It’s Really Hard To Buy A Gun In Japan

As the U.S. deals with the aftermath of a deadly and horrifically tragic mass shooting in Las Vegas, the discussion of stricter gun control laws often yields Japan, one of the safest countries in the world when it comes to gun-related violence, as an example of successful gun control laws. In 2014, the U.S. saw 33,599 gun deaths compared to only six in Japan, reports the BBC, and OECD data ranking Japan second only to Iceland in terms of gun deaths, with the U.S. topping the list (out of 34 countries).

Of course, raw statistics are not the only thing to consider in this. More nuanced discussions about gun control laws reflect not only on the legal aspects of acquiring and owning a gun, but cultural as well. While it's a fairly objective statement to say that the United States and Japan have distinctly different cultural and historical lenses with which they view firearms, there is something to be said about the vastly different process behind not just purchasing a gun, but keeping one in Japan. This excerpt from a piece by The Atlantic describes the strictly regulated process:

To get a gun in Japan, first, you have to attend an all-day class and pass a written test, which are held only once per month. You also must take and pass a shooting range class. Then, head over to a hospital for a mental test and drug test (Japan is unusual in that potential gun owners must affirmatively prove their mental fitness), which you’ll file with the police. Finally, pass a rigorous background check for any criminal record or association with criminal or extremist groups, and you will be the proud new owner of your shotgun or air rifle. Just don’t forget to provide police with documentation on the specific location of the gun in your home, as well as the ammo, both of which must be locked and stored separately. And remember to have the police inspect the gun once per year and to re-take the class and exam every three years.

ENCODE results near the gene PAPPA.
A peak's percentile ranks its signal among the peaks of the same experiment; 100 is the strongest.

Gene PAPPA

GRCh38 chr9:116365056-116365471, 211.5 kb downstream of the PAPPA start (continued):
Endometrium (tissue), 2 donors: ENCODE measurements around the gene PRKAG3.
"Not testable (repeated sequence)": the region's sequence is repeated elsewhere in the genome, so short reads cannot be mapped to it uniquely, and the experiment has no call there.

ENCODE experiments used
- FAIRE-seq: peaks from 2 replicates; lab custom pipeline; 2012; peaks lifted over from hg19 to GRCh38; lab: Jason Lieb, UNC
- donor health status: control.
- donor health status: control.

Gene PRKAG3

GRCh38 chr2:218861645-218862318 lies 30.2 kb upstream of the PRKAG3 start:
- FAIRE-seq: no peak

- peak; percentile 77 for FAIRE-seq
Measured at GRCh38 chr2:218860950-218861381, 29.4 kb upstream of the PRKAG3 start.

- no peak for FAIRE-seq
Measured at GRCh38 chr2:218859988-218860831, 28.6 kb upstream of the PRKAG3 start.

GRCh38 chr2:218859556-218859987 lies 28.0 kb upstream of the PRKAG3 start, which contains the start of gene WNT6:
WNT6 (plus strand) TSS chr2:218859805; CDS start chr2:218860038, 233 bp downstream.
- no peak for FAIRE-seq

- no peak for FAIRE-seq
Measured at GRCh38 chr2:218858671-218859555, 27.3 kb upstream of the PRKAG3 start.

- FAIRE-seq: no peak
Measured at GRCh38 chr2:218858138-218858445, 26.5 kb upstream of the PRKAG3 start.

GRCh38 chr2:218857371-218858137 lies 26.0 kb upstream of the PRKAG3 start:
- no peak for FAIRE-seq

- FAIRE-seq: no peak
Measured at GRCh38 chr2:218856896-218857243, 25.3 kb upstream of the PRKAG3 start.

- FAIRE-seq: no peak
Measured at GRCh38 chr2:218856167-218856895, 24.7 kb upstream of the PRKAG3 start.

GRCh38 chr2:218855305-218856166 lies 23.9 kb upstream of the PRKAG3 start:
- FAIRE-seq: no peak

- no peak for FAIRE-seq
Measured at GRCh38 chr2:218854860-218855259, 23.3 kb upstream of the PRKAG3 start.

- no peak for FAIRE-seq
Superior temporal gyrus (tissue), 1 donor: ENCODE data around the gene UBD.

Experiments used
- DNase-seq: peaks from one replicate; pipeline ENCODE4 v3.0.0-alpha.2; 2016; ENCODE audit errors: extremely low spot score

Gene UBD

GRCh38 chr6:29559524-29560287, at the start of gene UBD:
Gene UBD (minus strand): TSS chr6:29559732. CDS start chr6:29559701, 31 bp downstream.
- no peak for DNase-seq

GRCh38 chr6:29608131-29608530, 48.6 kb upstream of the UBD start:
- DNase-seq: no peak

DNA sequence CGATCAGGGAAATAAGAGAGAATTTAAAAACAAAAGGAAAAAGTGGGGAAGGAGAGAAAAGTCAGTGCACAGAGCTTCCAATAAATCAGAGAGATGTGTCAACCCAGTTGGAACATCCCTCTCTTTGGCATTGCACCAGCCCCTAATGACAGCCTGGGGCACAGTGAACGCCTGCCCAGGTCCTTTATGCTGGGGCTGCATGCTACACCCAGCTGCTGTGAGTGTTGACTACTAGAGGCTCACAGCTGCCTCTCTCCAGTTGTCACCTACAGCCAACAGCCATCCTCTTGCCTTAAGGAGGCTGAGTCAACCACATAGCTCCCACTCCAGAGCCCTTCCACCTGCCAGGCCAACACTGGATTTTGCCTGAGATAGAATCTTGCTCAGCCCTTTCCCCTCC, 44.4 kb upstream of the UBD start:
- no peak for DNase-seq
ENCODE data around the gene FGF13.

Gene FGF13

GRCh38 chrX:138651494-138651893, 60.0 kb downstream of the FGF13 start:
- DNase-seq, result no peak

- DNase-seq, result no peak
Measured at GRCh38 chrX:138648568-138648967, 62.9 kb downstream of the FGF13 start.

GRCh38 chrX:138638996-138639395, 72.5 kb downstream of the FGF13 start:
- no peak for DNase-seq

The Atlantic

A cultural schism in how the U.S. and Japan view access to firearms seems determined right from the get-go, with the Second Amendment of the United States proclaiming a citizen's right to bear arms, a Japanese government postwar ordinance to collect citizens weaponry eventually being revised into the 1958 Firearm and Sword Control Law, which strictly prohibits the possession of firearms or swords. Today, handguns and rifles cannot be owned, sold, or purchased by citizens, the Japan Times reports, but rifles and shotguns are available to those who clear the license protocol.

Hunting is certainly much more of a necessity for acquiring certain meats for restaurants and butchers in Japan than it is a hobby. That's not to say gun enthusiasts and hobbyists don't exist, however, as survival games (mock tactical airsoft battles with teams of friends in open fields) hold a niche, but passionate popularity, and most hobby and model shops have some variety of airsoft guns available. There doesn't seem to be that much of a thriving taste for the real thing, however, and even with cultural differences, it seems hard to discount the influence of strict legislation.

By - grape Japan editorial staff.